The ‘nesting mother’ stereotype is as common as it is unscientific: there is no hormonal drive for doing housework
A couple of years ago, a school friend posted online that she’d been deep-cleaning the house while her husband stood by, laughing. She was seven months into her second pregnancy and knew the drill: she was nesting. Social media is replete with accounts of bouts of meticulous cleaning, tidying and decorating as due dates draw closer. The tone is one of amusement, rather than surprise; they knew it was coming. Pregnancy manuals and websites make it clear that this compulsion is as natural and irrepressible as pregnancy itself.
Could pregnancy really cause people to clean and tidy? It’s not such an unreasonable suggestion. A new member of the household is on the way, whose needs are urgent and particular, and who will consume the energies of her carers so completely as to rule out much else. It makes sense to get ready while there’s still time, to clean, prepare, baby-proof and perhaps even revamp things a little, to cast out what doesn’t spark joy ahead of a new beginning.
But that’s not quite how ‘nesting’ is presented in pregnancy books and online, which is where most pregnant women get their information. ‘The need to nest can be as real and as powerful an instinct for some humans as it is for our feathered and four-legged friends,’ says the bestselling manual What to Expect When You’re Expecting (5th ed, 2017) by Heidi Murkoff. It goes on:
For some it’s subtle. All of a sudden, it becomes vitally important to clean out and restock the refrigerator and make sure there’s a six-month supply of toilet paper in the house. For others, this unusual burst of manic energy plays itself out in behaviour that is dramatic, sometimes irrational, and often funny …
Pregnancy websites have similar entries, advising that it’s ‘very common to have the overwhelming need to decorate your house, organise your wardrobe and clean everything in sight’, while ‘husbands get yelled at for dropping their socks in the wrong place and the pantry is cleaned and the products alphabetised’. Nesting is depicted not as a set of rational space-preparation activities for expectant parents, but as a set of irrational, hormonally compelled and evolved behaviours, unique to women. No scientific evidence is cited, but it’s assumed that nesting in humans is an analogue of nesting in other animals – birds, mice, rabbits, rats – for whom it is literal: they build physical nests in which their infants will be born and housed.
The catch is, there’s no evidence for biologically mandated nesting in humans. In my research, I found just one study suggesting that women are more likely to clean and tidy during the third trimester of pregnancy. But its findings are based on a questionnaire that asks women to self-report their behaviour, and so its findings are susceptible to taint by women’s own internalised biases. Participants were recruited via pregnancy websites and adverts; so the study’s findings might also be compromised by selection bias, since the recruitment method is likely to attract those who are already well-versed in the details of nesting.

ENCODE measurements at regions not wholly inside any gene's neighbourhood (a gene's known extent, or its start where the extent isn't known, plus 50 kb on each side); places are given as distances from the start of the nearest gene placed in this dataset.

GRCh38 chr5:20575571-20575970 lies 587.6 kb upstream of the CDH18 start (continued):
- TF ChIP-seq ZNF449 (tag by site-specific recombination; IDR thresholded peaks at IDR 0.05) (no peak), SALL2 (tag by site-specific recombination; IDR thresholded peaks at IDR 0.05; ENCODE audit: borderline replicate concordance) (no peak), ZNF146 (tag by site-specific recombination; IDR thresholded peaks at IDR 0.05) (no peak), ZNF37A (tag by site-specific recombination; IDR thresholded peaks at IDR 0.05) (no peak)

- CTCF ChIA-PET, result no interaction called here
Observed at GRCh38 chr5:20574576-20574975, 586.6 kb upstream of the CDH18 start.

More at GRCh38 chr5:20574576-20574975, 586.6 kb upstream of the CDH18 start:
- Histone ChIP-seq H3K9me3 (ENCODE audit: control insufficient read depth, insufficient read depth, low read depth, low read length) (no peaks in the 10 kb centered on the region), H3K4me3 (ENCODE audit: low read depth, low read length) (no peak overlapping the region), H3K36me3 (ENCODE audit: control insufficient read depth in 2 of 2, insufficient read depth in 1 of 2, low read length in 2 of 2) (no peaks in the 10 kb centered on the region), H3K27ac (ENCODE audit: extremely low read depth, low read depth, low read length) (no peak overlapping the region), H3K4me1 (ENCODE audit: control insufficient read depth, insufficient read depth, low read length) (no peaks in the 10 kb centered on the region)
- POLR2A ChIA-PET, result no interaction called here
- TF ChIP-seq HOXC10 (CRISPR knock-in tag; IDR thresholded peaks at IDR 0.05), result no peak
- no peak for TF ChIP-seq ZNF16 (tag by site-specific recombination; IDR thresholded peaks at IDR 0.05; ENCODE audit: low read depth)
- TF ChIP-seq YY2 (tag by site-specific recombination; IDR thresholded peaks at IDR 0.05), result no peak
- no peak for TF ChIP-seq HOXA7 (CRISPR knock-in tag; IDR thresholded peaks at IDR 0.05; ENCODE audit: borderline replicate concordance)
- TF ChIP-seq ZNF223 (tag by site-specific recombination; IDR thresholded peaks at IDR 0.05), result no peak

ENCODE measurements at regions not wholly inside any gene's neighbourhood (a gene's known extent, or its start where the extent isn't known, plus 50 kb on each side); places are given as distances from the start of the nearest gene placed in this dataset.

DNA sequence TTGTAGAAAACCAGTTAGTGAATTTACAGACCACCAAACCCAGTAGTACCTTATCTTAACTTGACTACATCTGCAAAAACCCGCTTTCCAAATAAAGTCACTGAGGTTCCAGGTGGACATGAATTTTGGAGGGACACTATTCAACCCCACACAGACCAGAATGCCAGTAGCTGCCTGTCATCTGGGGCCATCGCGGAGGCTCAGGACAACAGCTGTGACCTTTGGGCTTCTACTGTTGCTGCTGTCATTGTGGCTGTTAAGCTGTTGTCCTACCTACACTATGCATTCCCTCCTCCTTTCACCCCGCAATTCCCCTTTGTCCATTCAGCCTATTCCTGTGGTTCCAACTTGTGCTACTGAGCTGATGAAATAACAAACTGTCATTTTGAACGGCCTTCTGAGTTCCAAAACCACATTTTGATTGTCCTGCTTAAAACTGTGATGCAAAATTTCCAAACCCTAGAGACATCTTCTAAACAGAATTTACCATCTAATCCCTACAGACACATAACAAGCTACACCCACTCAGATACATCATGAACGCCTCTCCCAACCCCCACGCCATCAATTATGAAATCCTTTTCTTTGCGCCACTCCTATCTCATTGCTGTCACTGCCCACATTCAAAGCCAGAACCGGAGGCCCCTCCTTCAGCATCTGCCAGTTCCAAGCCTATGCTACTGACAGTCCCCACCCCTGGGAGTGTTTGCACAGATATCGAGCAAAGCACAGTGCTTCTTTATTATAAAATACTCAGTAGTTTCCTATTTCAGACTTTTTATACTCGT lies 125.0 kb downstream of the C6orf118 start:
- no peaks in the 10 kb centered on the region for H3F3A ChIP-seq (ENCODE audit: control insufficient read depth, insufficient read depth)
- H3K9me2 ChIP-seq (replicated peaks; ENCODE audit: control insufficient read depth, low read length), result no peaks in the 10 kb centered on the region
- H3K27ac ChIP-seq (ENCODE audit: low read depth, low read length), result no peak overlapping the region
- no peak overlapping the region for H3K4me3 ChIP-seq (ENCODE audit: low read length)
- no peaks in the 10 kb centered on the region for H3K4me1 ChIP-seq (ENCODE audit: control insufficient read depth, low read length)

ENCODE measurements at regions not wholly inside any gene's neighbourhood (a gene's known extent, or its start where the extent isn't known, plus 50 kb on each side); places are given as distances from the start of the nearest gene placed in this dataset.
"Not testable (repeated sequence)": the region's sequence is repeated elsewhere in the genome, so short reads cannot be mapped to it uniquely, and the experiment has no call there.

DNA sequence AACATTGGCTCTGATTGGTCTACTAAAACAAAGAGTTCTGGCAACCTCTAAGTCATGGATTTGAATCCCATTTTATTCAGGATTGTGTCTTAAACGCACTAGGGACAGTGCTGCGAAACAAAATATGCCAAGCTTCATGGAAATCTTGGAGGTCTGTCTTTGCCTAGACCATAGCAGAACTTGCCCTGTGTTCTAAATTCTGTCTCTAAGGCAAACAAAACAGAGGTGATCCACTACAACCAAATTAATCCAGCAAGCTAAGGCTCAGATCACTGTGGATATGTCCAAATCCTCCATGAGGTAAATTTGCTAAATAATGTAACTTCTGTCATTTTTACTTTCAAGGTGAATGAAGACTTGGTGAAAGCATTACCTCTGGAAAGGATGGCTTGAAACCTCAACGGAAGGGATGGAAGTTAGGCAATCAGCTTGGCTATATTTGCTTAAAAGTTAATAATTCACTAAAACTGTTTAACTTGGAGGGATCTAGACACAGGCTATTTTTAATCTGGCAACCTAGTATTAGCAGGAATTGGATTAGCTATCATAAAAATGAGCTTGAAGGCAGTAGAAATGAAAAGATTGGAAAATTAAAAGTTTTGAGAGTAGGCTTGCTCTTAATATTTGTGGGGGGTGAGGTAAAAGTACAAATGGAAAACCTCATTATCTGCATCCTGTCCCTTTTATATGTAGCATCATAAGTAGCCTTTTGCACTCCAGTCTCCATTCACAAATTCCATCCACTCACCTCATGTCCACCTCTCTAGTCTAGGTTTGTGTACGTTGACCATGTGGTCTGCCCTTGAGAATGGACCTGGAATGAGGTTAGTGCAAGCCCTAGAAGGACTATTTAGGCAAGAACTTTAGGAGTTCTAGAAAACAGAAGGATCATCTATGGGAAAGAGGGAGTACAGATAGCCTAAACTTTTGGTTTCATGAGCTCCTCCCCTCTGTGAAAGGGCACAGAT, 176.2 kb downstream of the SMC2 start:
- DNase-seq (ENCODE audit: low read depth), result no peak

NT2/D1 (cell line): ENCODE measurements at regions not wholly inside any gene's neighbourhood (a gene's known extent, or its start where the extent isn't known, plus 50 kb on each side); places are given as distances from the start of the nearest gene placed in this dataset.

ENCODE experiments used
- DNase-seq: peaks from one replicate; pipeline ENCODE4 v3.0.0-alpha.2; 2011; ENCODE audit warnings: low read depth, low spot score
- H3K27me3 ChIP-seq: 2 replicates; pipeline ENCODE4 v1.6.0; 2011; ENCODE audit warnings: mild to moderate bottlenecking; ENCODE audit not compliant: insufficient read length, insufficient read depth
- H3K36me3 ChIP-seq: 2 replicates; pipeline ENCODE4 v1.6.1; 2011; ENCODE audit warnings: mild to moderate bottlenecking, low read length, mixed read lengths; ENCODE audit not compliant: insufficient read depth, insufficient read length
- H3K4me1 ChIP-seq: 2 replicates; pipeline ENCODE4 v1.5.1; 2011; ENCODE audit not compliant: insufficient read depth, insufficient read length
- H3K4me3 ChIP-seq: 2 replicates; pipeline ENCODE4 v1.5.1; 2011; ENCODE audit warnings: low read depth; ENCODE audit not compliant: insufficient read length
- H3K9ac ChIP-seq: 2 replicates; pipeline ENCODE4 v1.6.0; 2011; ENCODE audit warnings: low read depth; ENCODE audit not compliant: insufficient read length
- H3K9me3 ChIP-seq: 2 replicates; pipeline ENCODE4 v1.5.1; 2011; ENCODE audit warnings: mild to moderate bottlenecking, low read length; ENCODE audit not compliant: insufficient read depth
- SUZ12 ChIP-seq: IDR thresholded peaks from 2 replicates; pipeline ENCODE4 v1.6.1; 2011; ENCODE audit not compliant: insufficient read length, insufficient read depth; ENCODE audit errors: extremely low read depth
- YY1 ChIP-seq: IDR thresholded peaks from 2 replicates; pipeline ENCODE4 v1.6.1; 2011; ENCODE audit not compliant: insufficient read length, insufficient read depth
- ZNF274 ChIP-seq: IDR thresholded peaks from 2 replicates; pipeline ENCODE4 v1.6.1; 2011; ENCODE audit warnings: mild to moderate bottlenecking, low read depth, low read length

I came across two other studies that examined unusual cleaning and tidying due to hormonal changes in the menstrual cycle, rather than pregnancy. Both used small sample sizes and made troubling assumptions but, most worrying of all, their findings are contradictory. One describes nesting across the 14-day luteal phase, the other across the six most fertile days – leading to the implausible conclusion that women are driven to nest for more than half of every month.
There’s no denying that many pregnant women experience nesting: three-quarters of those polled report unusual amounts of cleaning and tidying. But when the evidence base is thin, questionable and contradictory, why do so many websites, books and magazines continue to describe nesting as hormonally determined? The conventional explanation for these culturally specific behaviours (ordering furniture for the nursery, buying toilet rolls, organising linen) dives straight down to the endocrinological level, and from there back to an ancient evolutionary origin. There’s an attractive simplicity to the story: the infants of those mothers who best prepared their living spaces would be most likely to survive, inheriting the genes for ‘nesting’ and passing them on into perpetuity. As one tabloid headline put it: ‘Why pregnant women are obsessed with tidying and nesting: it’s all to do with their inner cavewoman.’
Not only is there no evidence for a hormonal or evolutionary basis for nesting – there are also no studies that demonstrate a mechanism for it. That is, it’s not clear how hormonal changes could bring about shifts in the brain that compel space-preparation activities. And in any event, our understanding of the pressures on early humans is limited. Early humans lived in groups, and survival required cooperation in child-rearing, so it’s not clear that preparing the ‘nest’ would have been solely or even chiefly a pregnant woman’s role. As the philosopher Subrena Smith argues, even if we had more information about the adaptive challenges that our ancestors faced, we couldn’t assume that modern cognitive mechanisms retain the fitness-enhancing functions they once served.
Another sticking point is that human hormones are more complicated than popular discourse would have us believe. It’s long been assumed that testosterone correlates with aggression in human males, as it does in many other animals – but more recent, rigorous analyses show that there’s little relationship between the two. Perhaps the most well-known example of hormones affecting human behaviour is in premenstrual syndrome, in which low mood is reported prior to menstruation. Yet a 2012 review of 47 scientific studies concluded that there’s no clear evidence for a negative mood in the premenstrual phase. Widespread notions of how hormones dictate our behaviour – making men aggressive and women emotional – are not borne out by science. The cognitive scientist Cordelia Fine takes on these myths in her work, most recently in her book Testosterone Rex (2017).